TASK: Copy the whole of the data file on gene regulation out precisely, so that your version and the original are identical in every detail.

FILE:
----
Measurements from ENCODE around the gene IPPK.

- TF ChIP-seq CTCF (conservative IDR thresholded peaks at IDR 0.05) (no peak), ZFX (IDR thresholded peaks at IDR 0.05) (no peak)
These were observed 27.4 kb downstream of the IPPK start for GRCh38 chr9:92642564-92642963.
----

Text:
Measurements from ENCODE around the gene IPPK.

- TF ChIP-seq CTCF (conservative IDR thresholded peaks at IDR 0.05) (no peak), ZFX (IDR thresholded peaks at IDR 0.05) (no peak)
These were observed 27.4 kb downstream of the IPPK start for GRCh38 chr9:92642564-92642963.